Honorable Mention: Miami’s Corn Elder, like King and Kazee, is an undersized guy who can pack a wallop in run defense.
Intriguing: Gareon Conley of Ohio State is feisty in run support, showing a strong-safety-esque willingness to hit and jump on piles. His lack of play strength led to missed tackles and yards after contact, however. A season or two in an NFL weight room can turn what’s currently something of a liability into a strength.
Needs Improvement: Colorado’s Ahkello Witherspoon has tremendous size but he hasn’t been able to translate his frame into effective run defense. He fails to wrap, flies in out of control in the open field, and shows little ability to work free of blocks.
Best Ball Skills
When I did this last year, I had trouble finding five cornerbacks to fill out the “ball skills” list. By contrast, this class is loaded with big-time on-ball producers. Players like Desmond King, Cordrea Tankersley, Gareon Conley, and Kevin King would made the top five last year with ease but don’t make my list in this class.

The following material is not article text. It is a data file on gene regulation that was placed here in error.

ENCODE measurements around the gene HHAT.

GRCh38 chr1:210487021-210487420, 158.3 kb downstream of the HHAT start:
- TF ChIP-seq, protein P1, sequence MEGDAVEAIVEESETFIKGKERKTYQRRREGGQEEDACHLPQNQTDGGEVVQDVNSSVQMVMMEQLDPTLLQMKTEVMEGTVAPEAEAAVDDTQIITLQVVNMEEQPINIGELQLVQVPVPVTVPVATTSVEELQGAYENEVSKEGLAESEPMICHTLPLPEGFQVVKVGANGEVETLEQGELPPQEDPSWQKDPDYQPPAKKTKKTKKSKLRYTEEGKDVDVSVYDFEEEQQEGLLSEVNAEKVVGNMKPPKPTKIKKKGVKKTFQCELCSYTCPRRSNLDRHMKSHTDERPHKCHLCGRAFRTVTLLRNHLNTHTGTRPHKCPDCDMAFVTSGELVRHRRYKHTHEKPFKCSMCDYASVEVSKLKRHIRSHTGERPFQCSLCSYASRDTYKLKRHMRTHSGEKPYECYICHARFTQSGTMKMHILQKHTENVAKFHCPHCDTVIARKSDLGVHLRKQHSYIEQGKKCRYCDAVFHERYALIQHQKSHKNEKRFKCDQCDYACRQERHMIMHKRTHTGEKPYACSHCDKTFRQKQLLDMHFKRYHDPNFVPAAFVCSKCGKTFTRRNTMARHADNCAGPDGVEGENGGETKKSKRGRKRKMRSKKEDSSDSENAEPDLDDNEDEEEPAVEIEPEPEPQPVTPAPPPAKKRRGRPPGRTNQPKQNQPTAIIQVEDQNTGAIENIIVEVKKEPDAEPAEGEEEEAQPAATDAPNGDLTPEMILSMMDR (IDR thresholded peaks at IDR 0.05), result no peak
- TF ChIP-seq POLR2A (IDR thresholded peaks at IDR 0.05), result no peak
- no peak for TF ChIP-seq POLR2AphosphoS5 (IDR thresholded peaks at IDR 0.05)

1 Damontae Kazee, San Diego State
Kazee led the Mountain West in pass breakups as a sophomore with 12, and in interceptions as both a junior (with seven) and senior (eight). He has a flair for the leaping and tipping away passes and is aggressive jumping routes from off or zone coverage.
2 Rasul Douglas, West Virginia
Douglas burst on the scene in 2016 with an NCAA-leading eight interceptions, many of them spectacular. His highlight reel is as impressive as anybody’s: diving and tipping balls to himself for the acrobatic catch, ripping passes away from receivers, using his long arms to poke balls away in zone coverage.
3 Jourdan Lewis, Michigan
Lewis led the Big 10 as a junior with 20 passes defensed. His leaping ability lets him compensate for a lack of ideal height. He has terrific hand-eye coordination to attack the ball and poke it away or intercept it.
4 Adoree’ Jackson, USC